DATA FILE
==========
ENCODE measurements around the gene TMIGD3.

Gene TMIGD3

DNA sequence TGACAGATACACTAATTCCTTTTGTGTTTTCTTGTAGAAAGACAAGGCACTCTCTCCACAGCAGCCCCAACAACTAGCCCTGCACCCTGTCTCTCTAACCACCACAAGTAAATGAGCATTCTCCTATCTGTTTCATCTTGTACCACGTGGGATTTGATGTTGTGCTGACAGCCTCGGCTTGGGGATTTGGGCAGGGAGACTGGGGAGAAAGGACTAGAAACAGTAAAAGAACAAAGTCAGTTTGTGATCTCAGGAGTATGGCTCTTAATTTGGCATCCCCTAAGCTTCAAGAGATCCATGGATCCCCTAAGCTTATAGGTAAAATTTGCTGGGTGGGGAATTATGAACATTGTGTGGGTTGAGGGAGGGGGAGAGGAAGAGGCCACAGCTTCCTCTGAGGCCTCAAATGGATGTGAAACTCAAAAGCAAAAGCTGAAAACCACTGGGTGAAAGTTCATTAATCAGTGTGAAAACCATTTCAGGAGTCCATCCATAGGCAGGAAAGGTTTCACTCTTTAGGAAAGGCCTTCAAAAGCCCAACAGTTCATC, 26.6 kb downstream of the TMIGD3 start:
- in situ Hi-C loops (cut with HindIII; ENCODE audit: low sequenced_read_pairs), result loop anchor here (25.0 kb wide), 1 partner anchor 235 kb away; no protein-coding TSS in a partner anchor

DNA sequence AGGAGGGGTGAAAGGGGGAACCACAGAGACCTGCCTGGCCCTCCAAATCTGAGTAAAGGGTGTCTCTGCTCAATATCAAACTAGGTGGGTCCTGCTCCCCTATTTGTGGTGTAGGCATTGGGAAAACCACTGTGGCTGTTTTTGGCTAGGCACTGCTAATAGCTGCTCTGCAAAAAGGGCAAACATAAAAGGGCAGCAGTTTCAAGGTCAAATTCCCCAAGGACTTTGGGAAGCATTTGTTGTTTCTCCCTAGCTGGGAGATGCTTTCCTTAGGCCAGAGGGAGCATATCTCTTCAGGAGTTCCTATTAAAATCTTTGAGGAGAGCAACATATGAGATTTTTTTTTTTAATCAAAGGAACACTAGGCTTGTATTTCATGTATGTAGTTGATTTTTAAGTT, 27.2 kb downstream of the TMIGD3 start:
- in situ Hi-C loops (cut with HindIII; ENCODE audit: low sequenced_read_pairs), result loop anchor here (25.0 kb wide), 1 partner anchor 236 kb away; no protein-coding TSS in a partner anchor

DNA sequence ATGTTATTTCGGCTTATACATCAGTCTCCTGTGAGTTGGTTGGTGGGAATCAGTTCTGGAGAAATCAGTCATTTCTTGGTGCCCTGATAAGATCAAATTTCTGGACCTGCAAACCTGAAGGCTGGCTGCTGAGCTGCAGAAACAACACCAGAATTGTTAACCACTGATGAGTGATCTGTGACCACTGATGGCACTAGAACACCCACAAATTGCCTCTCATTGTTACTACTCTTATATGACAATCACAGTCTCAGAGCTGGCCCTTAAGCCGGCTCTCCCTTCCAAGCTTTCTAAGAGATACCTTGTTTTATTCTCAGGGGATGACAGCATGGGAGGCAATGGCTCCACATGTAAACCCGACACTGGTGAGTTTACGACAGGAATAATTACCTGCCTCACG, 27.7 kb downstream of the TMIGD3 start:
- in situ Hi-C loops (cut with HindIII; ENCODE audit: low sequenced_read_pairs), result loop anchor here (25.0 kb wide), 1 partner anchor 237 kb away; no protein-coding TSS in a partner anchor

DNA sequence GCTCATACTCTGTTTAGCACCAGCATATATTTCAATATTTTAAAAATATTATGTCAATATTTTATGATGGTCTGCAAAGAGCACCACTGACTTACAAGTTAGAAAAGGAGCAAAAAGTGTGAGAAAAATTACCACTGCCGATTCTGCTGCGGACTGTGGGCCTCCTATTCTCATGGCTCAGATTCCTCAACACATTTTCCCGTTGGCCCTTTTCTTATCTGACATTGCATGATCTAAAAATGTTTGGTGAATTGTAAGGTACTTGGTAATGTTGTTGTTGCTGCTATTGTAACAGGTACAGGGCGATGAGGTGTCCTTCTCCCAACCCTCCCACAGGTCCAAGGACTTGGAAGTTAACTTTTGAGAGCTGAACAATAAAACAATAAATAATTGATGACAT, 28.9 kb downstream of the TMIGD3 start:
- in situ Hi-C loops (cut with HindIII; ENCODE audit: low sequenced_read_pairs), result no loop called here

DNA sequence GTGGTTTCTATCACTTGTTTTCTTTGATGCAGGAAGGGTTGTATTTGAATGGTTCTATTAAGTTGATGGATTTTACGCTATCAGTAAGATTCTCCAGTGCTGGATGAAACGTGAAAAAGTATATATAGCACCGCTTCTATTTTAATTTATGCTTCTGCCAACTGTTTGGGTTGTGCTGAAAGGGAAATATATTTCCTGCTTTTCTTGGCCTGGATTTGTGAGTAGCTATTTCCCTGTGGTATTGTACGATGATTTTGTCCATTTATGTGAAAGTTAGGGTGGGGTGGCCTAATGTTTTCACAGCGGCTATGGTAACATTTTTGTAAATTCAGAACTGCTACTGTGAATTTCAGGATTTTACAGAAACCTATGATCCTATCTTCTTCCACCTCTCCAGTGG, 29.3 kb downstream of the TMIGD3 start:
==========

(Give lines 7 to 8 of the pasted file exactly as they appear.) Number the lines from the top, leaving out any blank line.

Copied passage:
DNA sequence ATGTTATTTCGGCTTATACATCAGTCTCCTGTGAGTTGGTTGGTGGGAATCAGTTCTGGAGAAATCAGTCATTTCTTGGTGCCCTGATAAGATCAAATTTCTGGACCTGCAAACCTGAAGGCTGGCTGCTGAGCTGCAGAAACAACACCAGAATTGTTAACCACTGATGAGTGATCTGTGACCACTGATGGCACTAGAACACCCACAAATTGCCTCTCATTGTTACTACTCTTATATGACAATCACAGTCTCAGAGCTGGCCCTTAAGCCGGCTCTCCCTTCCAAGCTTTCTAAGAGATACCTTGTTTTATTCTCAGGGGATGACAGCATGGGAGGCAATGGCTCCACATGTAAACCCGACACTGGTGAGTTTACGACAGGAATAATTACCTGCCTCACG, 27.7 kb downstream of the TMIGD3 start:
- in situ Hi-C loops (cut with HindIII; ENCODE audit: low sequenced_read_pairs), result loop anchor here (25.0 kb wide), 1 partner anchor 237 kb away; no protein-coding TSS in a partner anchor